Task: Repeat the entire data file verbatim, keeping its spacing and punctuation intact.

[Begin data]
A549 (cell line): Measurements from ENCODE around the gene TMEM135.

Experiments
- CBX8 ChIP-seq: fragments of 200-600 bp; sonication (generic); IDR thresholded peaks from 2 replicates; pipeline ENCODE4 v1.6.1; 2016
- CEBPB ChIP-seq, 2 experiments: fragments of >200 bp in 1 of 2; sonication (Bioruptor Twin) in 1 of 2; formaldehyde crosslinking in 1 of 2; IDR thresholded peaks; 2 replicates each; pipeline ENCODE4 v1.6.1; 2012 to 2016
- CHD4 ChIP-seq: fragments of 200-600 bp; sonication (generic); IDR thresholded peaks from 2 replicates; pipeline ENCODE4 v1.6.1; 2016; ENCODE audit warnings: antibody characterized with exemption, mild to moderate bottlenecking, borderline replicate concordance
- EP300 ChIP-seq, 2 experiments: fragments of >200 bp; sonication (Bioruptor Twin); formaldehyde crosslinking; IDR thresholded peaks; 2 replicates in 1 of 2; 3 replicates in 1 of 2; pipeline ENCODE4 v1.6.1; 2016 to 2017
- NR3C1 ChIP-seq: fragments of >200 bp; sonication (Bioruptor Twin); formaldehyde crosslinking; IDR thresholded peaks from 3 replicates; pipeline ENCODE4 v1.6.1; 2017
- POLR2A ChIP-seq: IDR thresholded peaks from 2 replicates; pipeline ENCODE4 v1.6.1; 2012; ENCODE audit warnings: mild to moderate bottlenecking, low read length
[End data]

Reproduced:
A549 (cell line): Measurements from ENCODE around the gene TMEM135.

Experiments
- CBX8 ChIP-seq: fragments of 200-600 bp; sonication (generic); IDR thresholded peaks from 2 replicates; pipeline ENCODE4 v1.6.1; 2016
- CEBPB ChIP-seq, 2 experiments: fragments of >200 bp in 1 of 2; sonication (Bioruptor Twin) in 1 of 2; formaldehyde crosslinking in 1 of 2; IDR thresholded peaks; 2 replicates each; pipeline ENCODE4 v1.6.1; 2012 to 2016
- CHD4 ChIP-seq: fragments of 200-600 bp; sonication (generic); IDR thresholded peaks from 2 replicates; pipeline ENCODE4 v1.6.1; 2016; ENCODE audit warnings: antibody characterized with exemption, mild to moderate bottlenecking, borderline replicate concordance
- EP300 ChIP-seq, 2 experiments: fragments of >200 bp; sonication (Bioruptor Twin); formaldehyde crosslinking; IDR thresholded peaks; 2 replicates in 1 of 2; 3 replicates in 1 of 2; pipeline ENCODE4 v1.6.1; 2016 to 2017
- NR3C1 ChIP-seq: fragments of >200 bp; sonication (Bioruptor Twin); formaldehyde crosslinking; IDR thresholded peaks from 3 replicates; pipeline ENCODE4 v1.6.1; 2017
- POLR2A ChIP-seq: IDR thresholded peaks from 2 replicates; pipeline ENCODE4 v1.6.1; 2012; ENCODE audit warnings: mild to moderate bottlenecking, low read length